News of the Week

November 12, 1997

Feast of St. Nilus of Sinai

"How many times have I prayed for what seemed a good thing for me . . ."

"Letters ... we get letters ... we get stacks and stacks of letters ... "
(And if you're old enough to know the musical reference, congratulations. You're middle-aged.)

Christopher and I are writing this news together this time. These past few months, we've had an uncommon amount of e-mail to the Pope Joan Workshop Web asking about the history, historical references, and sources for Pope Joan material. Because we're just a teeny-tiny bit tired of repeating the same material to individual writers -- not that we don't love hearing from them, mind you -- we thought we'd set out some basic Joan materials we've used so folks can check out the sources for themselves.

First, forgive a statement of the obvious ... to us. POPE JOAN, the musical, is a dramatic work. It's not a work of history. (It's only a play. It's only a play.) It's a work based on history which uses history as an emotional and ... well, historical ... context. But from the start, when Christopher conceived the play, he wrote an author's note which cautioned the reader that the veracity of our tale was generally considered apocryphal.

Which means there's a lot of truth to it. And a lot of tale-spinning.

What references influenced our telling of the Joan legend?

Well, some European black-and-white lithographs, for one, which depicted a female pope in procession, giving birth. We saw them now and again, used as illustrations in various Joan references.

"The Female Pope" by Rosemary and Darroll Pardoe (Harper-Collins 1988), is an "objective" historical analysis of all aspects of the Pope Joan legend. It's worth noting that these authors could find no primary sources for Joan. They also debunk the fourteenth and fifteenth century references usually cited as "proof" of Joan's existence.

"The Oxford Dictionary of Popes" by J.N.D. Kelly (Oxford 1986) is a classic book detailing the history of the papacy. Pope Joan is referenced in the appendix. It does not include her in the official listing.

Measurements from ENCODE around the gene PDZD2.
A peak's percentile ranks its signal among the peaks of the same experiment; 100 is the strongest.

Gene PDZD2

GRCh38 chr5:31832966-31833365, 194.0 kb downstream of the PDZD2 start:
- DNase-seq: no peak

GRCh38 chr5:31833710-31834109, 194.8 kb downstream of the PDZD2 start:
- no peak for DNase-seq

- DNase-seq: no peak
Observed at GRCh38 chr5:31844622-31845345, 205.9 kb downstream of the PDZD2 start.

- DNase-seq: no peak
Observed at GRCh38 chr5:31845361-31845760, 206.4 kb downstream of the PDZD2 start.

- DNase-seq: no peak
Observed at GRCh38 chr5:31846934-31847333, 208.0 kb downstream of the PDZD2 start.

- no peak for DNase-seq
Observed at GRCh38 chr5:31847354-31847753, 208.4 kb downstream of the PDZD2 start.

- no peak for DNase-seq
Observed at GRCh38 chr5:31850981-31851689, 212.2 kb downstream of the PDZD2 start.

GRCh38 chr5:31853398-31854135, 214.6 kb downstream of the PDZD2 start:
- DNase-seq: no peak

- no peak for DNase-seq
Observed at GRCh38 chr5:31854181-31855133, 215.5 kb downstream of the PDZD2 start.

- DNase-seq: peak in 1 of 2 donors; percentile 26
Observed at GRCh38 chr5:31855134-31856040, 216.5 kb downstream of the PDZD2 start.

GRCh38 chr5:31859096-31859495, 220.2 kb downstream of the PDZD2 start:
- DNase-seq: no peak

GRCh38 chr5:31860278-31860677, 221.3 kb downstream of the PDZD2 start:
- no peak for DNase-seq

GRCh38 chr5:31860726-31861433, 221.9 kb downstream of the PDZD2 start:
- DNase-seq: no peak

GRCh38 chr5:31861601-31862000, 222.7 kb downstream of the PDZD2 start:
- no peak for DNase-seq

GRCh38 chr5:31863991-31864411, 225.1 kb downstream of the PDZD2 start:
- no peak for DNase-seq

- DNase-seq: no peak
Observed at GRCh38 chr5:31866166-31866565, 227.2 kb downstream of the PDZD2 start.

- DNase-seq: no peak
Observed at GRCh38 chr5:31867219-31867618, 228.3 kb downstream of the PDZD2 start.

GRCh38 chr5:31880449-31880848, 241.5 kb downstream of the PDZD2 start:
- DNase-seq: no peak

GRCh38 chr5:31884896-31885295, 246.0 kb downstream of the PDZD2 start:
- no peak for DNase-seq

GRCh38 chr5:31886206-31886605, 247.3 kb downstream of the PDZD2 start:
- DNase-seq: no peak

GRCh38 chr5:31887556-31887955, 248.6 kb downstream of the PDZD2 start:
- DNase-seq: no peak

"Clothes Make the Man (Female Cross-Dressing in Medieval Europe)" by Valerie Hotchkiss (1996) makes a strong argument for Joan's existence and discusses the prevailing attitudes of the time which would have required her suppression.

The relatively new novel,

"Pope Joan" by Donna Woolfolk Cross (Random House 1997) was written after the musical, POPE JOAN. The novelist takes the Joan story in a different direction than we did, postulating that she assumed her brother's identity and dress after he was killed. There is no relationship between the two works, save that they're about the same character.

Bottom line: the historical "truths" didn't matter to us. What intrigued us was the debate. Christopher's imagination began with the classic "what if" and our version of the legend was born.

For the record, King Louis' appearance in the legend of Pope Joan is purely Christopher's invention. It's also Christopher's dramatic construction that he fathers Joan's baby.

But we've already had people speak of the story as we tell it as if it were historical fact. It made sense to them. Therefore, it had to have happened, I guess.

Someday, will POPE JOAN, the musical, appear as an "accurate" source in some yet-to-be-born history student's thesis? Things stay around awhile and they have a tendency to get assimilated into the body of what people -- even scholars -- "know."

The news of the week is written by Production Coordinator Susan Lersch.

Susan may be contacted at

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